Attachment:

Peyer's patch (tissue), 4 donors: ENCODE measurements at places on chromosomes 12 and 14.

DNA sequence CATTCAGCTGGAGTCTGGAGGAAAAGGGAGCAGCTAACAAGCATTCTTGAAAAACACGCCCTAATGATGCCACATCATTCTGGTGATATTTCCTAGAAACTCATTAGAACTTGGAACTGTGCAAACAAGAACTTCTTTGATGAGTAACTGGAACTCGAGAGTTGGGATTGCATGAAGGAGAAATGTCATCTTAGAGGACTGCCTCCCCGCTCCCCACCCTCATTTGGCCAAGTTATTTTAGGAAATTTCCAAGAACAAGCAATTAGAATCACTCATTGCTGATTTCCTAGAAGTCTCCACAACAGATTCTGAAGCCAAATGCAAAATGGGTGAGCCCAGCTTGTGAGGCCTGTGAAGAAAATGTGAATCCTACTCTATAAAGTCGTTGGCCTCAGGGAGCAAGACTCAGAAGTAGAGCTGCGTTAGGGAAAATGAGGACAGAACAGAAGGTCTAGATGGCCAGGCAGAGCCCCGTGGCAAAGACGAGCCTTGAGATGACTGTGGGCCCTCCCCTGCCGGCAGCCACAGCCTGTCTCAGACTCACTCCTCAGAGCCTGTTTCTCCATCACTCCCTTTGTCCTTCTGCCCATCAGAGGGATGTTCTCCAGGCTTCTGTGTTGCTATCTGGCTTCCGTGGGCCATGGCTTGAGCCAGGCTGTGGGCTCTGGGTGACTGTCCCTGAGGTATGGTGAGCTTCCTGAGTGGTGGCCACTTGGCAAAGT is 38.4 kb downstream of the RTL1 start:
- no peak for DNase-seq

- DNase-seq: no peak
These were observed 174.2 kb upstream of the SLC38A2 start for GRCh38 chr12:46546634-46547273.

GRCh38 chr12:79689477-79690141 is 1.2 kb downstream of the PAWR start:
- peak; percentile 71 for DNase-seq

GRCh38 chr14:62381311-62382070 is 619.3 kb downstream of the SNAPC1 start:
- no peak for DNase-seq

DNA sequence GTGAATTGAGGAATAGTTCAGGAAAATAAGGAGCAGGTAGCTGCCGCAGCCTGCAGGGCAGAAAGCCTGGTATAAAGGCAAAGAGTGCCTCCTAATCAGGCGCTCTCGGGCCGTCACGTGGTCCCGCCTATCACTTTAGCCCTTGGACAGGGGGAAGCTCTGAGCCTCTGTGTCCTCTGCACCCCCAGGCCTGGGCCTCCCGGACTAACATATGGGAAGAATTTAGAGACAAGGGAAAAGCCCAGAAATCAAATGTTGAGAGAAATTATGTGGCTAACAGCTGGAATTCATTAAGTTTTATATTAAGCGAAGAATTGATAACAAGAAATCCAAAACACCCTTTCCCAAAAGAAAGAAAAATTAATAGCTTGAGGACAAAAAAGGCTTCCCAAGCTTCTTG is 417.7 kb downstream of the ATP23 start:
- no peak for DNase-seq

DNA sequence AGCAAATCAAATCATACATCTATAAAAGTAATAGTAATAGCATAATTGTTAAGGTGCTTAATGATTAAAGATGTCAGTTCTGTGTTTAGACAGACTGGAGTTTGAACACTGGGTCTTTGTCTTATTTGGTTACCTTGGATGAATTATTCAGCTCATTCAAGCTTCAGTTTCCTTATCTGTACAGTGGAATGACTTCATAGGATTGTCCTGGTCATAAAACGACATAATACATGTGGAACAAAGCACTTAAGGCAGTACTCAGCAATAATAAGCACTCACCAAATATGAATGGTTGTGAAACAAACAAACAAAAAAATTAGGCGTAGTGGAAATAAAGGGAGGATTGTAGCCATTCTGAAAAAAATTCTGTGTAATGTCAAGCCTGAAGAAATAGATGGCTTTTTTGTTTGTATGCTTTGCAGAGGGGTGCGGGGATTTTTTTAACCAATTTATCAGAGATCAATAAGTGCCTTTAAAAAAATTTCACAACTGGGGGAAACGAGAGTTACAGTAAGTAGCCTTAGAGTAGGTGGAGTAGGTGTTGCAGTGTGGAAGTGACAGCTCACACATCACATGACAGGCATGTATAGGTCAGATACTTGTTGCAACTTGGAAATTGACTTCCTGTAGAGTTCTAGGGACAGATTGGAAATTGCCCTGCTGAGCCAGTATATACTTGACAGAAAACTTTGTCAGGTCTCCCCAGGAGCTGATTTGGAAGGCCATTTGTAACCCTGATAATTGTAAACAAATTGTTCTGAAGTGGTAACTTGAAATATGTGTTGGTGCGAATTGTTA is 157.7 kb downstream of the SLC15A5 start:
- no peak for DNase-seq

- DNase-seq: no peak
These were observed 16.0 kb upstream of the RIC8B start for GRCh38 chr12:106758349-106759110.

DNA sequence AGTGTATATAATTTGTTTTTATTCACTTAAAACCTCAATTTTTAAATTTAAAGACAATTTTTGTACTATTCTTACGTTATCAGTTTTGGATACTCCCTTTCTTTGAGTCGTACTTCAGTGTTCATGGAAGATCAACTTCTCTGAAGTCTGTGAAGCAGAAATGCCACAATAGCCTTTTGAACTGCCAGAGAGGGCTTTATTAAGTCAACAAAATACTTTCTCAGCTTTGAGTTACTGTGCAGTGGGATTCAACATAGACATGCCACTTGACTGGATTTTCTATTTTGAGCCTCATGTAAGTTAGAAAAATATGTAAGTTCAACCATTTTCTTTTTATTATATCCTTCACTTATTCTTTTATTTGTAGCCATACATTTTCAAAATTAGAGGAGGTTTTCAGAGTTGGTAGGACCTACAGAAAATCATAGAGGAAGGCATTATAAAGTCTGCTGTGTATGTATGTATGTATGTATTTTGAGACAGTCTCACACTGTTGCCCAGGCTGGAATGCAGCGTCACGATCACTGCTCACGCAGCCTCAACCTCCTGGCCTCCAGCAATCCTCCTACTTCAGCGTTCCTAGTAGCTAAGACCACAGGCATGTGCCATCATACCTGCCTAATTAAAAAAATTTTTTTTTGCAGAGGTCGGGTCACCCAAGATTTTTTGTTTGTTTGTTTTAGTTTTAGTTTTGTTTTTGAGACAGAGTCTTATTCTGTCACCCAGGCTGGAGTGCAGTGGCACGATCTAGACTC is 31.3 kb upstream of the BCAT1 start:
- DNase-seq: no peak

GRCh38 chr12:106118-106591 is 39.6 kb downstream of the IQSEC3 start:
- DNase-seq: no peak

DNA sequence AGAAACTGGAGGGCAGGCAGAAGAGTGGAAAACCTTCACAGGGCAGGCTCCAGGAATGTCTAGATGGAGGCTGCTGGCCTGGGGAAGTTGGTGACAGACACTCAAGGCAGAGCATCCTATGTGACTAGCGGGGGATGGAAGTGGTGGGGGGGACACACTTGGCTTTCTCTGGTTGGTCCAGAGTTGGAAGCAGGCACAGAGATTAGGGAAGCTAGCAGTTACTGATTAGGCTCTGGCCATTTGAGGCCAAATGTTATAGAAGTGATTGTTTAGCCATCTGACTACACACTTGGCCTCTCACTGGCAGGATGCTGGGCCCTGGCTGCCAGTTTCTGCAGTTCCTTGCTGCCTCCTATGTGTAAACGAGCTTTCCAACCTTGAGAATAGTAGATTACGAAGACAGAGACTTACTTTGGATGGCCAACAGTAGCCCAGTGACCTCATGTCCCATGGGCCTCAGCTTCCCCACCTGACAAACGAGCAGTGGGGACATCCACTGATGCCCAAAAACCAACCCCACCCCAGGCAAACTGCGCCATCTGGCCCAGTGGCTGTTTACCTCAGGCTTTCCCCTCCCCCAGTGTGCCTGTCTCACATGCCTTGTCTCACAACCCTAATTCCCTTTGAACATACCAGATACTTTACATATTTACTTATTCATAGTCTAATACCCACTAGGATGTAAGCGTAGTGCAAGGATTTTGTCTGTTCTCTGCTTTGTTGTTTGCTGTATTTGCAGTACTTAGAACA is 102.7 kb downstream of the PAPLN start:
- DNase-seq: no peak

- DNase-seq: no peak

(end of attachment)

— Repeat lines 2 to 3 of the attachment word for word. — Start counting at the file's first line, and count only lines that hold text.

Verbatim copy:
DNA sequence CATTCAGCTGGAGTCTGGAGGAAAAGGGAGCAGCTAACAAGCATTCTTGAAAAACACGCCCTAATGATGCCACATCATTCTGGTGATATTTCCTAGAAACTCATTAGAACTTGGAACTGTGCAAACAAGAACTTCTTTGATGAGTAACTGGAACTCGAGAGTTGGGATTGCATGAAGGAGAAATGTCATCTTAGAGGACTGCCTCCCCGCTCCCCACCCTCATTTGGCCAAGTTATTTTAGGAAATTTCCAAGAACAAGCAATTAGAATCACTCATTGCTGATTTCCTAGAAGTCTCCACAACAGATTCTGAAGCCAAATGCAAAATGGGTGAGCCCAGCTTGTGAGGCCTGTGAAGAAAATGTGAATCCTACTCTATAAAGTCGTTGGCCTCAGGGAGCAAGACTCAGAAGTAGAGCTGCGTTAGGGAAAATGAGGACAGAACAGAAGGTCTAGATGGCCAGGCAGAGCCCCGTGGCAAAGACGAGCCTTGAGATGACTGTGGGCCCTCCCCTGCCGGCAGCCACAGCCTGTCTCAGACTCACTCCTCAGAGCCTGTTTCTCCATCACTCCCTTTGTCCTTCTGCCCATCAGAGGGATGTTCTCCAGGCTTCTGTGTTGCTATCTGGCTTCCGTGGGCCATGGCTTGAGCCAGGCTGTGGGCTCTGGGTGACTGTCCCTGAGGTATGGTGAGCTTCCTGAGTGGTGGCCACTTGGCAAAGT is 38.4 kb downstream of the RTL1 start:
- no peak for DNase-seq